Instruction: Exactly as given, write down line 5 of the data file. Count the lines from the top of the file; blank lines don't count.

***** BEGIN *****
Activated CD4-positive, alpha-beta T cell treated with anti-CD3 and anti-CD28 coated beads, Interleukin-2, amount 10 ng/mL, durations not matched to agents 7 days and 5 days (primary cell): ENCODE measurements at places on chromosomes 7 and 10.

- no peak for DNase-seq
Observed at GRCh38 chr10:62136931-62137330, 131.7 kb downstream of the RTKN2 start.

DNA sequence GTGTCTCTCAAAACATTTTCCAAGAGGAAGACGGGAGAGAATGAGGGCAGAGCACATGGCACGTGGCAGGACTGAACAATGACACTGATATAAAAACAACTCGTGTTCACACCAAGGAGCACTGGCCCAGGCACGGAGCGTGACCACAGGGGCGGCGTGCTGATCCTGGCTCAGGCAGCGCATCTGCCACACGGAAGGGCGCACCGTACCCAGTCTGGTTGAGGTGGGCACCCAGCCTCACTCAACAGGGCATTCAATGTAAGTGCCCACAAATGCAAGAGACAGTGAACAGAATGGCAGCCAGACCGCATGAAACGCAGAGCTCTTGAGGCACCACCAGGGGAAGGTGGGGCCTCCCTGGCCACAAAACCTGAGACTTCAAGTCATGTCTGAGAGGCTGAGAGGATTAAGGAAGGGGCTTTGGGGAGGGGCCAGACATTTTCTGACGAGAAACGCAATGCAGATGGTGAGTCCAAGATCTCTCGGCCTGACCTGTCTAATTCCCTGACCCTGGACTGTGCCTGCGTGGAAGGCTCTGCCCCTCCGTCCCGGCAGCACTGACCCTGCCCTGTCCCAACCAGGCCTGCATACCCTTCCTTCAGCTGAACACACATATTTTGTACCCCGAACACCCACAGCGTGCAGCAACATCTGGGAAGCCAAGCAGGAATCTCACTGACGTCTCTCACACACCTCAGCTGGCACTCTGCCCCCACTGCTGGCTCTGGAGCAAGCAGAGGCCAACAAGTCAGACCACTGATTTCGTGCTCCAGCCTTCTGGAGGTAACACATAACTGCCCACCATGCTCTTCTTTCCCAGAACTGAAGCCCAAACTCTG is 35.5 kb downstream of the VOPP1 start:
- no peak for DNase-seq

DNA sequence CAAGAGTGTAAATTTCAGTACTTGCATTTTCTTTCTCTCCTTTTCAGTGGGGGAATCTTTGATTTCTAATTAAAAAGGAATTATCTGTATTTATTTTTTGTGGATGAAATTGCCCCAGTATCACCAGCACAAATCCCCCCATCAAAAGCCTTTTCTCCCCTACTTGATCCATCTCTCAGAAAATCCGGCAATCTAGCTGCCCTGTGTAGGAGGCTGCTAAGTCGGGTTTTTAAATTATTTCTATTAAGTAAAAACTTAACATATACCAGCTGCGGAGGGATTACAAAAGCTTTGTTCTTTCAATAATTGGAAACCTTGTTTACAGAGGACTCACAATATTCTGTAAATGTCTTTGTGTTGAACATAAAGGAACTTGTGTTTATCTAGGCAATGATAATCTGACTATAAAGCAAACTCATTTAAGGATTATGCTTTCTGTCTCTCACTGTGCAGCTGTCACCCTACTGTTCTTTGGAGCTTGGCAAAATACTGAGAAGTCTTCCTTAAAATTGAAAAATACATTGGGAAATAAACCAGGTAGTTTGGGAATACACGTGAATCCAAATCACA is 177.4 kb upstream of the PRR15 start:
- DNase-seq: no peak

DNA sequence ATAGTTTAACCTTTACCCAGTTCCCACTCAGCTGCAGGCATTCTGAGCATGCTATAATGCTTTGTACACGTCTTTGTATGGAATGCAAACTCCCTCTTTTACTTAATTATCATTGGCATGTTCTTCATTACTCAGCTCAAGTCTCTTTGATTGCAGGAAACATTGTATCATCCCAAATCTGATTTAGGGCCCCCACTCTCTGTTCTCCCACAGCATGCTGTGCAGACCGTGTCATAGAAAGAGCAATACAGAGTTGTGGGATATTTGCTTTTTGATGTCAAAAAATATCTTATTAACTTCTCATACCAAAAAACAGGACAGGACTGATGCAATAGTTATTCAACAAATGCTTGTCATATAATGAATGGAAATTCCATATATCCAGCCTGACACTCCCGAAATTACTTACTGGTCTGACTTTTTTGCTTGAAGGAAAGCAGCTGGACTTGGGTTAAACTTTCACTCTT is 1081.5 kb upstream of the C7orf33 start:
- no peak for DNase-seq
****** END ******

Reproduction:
- no peak for DNase-seq